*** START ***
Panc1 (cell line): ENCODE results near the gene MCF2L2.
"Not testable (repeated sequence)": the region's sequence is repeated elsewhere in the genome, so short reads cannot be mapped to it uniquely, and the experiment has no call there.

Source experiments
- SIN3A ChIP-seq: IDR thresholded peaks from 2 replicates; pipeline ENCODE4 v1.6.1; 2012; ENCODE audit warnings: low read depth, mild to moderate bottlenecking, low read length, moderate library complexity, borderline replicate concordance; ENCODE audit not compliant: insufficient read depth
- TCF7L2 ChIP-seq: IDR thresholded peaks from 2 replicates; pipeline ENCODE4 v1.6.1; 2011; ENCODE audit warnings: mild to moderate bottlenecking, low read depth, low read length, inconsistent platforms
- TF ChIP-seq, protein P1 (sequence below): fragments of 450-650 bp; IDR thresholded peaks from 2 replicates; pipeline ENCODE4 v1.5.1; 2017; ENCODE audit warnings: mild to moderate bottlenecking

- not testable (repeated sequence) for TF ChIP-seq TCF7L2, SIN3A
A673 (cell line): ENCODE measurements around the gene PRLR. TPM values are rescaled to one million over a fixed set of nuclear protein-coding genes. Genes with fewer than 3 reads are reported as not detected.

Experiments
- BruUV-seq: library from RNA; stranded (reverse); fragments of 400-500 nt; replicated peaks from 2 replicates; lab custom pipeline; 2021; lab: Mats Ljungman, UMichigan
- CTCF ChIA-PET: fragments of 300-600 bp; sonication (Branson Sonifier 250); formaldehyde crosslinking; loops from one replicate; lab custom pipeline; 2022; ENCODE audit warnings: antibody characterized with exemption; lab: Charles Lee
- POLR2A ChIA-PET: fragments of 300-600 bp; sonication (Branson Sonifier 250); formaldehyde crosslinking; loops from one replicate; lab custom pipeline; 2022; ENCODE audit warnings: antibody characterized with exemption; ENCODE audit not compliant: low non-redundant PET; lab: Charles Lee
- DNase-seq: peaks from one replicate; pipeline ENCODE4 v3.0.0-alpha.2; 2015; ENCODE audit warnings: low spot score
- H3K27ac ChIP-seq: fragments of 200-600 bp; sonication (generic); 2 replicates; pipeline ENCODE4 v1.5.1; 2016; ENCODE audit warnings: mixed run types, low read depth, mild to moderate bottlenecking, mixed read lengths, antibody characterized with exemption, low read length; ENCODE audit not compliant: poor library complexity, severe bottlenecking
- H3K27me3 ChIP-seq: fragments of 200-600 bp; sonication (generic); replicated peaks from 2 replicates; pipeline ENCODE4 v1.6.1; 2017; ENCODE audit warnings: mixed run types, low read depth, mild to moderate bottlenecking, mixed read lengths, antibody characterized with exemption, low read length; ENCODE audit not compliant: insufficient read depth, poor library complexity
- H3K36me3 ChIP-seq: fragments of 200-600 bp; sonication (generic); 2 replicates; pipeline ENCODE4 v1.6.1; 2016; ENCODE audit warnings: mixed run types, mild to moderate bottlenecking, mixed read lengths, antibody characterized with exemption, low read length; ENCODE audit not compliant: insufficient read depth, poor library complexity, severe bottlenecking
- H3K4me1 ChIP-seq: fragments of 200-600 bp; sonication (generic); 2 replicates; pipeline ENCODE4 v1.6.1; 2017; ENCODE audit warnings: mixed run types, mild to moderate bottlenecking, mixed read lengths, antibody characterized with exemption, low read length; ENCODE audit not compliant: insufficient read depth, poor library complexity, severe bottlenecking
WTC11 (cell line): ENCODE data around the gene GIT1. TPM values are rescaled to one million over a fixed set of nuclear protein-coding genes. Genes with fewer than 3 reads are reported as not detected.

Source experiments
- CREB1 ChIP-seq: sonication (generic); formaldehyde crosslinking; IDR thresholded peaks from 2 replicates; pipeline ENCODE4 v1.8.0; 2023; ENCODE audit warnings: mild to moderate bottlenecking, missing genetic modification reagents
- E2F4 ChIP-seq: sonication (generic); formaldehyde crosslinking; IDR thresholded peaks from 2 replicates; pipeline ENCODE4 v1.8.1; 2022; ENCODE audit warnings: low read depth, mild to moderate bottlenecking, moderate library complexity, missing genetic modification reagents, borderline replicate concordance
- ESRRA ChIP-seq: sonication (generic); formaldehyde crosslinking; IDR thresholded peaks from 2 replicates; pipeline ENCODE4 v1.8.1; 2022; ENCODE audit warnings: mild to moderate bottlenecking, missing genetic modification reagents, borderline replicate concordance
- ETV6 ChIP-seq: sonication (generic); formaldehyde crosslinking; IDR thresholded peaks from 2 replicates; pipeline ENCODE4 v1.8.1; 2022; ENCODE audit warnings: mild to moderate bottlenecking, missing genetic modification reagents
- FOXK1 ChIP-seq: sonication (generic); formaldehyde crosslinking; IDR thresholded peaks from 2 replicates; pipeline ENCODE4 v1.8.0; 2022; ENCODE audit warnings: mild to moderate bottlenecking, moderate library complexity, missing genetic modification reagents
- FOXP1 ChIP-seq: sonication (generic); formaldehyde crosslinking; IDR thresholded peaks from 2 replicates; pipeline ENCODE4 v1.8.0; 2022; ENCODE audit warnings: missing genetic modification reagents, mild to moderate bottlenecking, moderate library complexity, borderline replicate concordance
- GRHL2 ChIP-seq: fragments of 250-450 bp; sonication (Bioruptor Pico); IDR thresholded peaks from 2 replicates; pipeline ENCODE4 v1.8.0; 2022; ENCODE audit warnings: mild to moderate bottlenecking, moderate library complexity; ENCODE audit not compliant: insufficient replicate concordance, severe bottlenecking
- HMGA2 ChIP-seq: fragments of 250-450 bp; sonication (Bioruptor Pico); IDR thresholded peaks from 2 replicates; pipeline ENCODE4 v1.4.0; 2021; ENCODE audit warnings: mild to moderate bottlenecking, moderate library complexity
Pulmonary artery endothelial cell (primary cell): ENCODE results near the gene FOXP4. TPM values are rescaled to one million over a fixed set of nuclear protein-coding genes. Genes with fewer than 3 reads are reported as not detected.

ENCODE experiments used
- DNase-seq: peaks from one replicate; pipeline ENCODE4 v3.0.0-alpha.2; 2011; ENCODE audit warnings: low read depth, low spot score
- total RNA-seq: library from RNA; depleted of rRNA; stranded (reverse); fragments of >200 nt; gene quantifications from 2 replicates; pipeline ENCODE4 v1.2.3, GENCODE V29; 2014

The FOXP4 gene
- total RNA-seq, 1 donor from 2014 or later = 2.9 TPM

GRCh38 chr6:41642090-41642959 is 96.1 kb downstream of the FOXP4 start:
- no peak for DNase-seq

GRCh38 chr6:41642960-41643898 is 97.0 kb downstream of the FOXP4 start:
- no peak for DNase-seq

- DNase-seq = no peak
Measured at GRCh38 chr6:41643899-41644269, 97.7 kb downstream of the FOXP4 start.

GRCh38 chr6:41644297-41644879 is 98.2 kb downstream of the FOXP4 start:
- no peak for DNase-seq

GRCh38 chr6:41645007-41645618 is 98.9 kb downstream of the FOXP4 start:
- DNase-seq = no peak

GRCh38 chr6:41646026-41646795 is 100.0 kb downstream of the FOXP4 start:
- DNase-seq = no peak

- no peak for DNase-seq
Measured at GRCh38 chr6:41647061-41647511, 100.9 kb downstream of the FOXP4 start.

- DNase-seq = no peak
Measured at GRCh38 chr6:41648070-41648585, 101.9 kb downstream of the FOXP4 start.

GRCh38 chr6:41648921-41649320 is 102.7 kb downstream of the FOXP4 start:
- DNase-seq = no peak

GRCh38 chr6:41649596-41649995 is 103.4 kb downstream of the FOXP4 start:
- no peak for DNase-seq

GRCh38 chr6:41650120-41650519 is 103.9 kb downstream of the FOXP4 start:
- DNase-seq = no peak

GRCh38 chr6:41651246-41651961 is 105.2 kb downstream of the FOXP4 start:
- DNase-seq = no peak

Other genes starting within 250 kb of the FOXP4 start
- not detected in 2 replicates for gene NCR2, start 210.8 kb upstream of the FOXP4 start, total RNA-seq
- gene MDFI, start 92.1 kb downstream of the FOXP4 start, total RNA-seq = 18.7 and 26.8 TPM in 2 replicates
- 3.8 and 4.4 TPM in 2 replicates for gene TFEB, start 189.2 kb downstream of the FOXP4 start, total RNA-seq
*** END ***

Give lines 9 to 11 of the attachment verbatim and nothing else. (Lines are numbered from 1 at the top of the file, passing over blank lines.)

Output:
Experiments
- BruUV-seq: library from RNA; stranded (reverse); fragments of 400-500 nt; replicated peaks from 2 replicates; lab custom pipeline; 2021; lab: Mats Ljungman, UMichigan
- CTCF ChIA-PET: fragments of 300-600 bp; sonication (Branson Sonifier 250); formaldehyde crosslinking; loops from one replicate; lab custom pipeline; 2022; ENCODE audit warnings: antibody characterized with exemption; lab: Charles Lee